If you’re trying to do a SqlBulkCopy using a DataTable and getting lots of column type (integer, string) mismatches, it’s probably because you haven’t mapped not only the column types, but also the column names.
SqlBulkCopy assumes that your DataTable is going to have its columns in the same order as the database table, which will cause mismatches when it tries to send your (string) Name field into your (int) Age column.
Just having your DataTable column names match the table isn’t enough, either. There must be a manual mapping.
But if your DataTable column names are the same as the table column names, a simple method can take care of that mapping for any DataTable you send it.
Continue reading SqlBulkCopy Matching Columns
So I’ve been working on the next major release of the D20 Spell Lists app, and have found myself in a code and UI reorganization/refactoring jungle as I’ve refined my feature set and how I want to handle things.
One of the common-enough cases that the current version doesn’t handle well that I think needs to be is multiple spellcaster classes. If I’m a Druid 5/Bard 6, I’m going to want to keep separate spell lists, and will have different DCs, spells known, and spells per day to contend with. With the current version, the best solution is probably to have two different character files, each with its own spell lists.
My attempts to smooth that out have resulted in a lot of UI revisions as I tried to find good ways for displaying and updating all this info without slowing down the UI to uselessness (buh-bye, Table Layout Panel). Here’s what I’m sitting with now:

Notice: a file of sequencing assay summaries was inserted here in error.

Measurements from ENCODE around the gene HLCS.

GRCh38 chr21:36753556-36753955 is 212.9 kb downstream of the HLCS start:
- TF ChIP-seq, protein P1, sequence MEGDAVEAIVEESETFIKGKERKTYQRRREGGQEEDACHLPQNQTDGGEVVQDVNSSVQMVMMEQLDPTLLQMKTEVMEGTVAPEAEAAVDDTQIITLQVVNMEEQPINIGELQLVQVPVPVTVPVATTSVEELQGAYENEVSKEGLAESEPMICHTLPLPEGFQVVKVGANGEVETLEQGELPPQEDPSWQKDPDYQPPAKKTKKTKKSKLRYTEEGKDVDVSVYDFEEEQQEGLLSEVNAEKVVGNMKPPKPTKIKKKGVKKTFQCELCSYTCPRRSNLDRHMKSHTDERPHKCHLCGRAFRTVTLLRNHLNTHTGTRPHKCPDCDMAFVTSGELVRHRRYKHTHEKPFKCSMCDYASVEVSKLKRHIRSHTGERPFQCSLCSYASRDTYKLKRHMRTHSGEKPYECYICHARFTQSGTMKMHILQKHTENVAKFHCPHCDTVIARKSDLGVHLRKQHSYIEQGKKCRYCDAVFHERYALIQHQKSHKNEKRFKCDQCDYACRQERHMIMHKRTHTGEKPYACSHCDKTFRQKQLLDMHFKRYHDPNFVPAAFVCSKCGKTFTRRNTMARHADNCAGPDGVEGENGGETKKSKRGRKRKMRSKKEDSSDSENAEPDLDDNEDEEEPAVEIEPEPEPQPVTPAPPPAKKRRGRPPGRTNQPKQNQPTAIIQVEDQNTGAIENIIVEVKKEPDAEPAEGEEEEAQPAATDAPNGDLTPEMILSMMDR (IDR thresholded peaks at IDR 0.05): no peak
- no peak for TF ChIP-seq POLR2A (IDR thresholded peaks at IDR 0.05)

It’s not pretty, and there are more tweaks in the queue (like just putting the DCs/per days right with each class, probably), although for the moment it works well enough (read: stuff doesn’t end up hidden and inaccessible) that I can get functionality working again.
Like that 0 modifier for a Wisdom of 15. >_>
Continue reading The Contortions of a Spell List
Downloadable from The Charon Sheet. (Also, I’m currently reading The Principles of Beautiful Web Design so’s I can make TCS less sucky and more purdy. Expect design changes there as I learn how to do this crap from scratch.)
Only two issues fixed, but they were kinda show-stoppers for the affected folks. Details on the issues fixed.
So I’m in a D&D 3.5 campaign now. And I’m playing a Druid, which is kinda exciting–it’s the first time I’ve played a Druid at a high enough level that I can shapeshift, and I just tipped 5th level on Sunday. (Campaigns always fizzle out early…)
Anyway, the campaign is a hodgepodge of standard D&D and Sandstorm, and summoning restrictions by the GM mean that my spell list involves a fair bit of swapping out that’s a little annoying to manage. For instance, I’m using Sandstorm’s “Desiccate” instead of “Summon Nature’s Ally II”, since I can’t summon.
Since Druids are the type to prepare a few spells per day from a large list of available spells, I needed a quick way to see all of my available options without flipping through two sourcebooks and my swap list at the table. Then I wanted to avoid having the jotted down short-hand description of the spell that I refresh every “day” as I try out new spells.
Pain in the ass.
A bit of Googling lead me to conclude that with the advent of D&D 4e, many of the 3.5e resources… disappeared. And by disappeared, I mean:
All files withdrawn at the request of Wizards of the Coast.
Continue reading d20 3.5 SRD Spell Lists: First Beta
A few months ago, a client asked that their .NET site have all its URIs lower-cased for search-engine optimization purposes.
This was an existing site with a lot of files, already in SVN. SVN in Windows is wonky (by which I mean, terribly broken) when it comes to changing the case of filenames, so I decided to go for a programmatic solution to the renaming.
I ended up with the following:
void Application_BeginRequest(object sender, EventArgs e)
string currentURL = Request.RawUrl.ToLower();
Response.Status = "301 Moved Permanently";
Continue reading Lower-casing URIs in .NET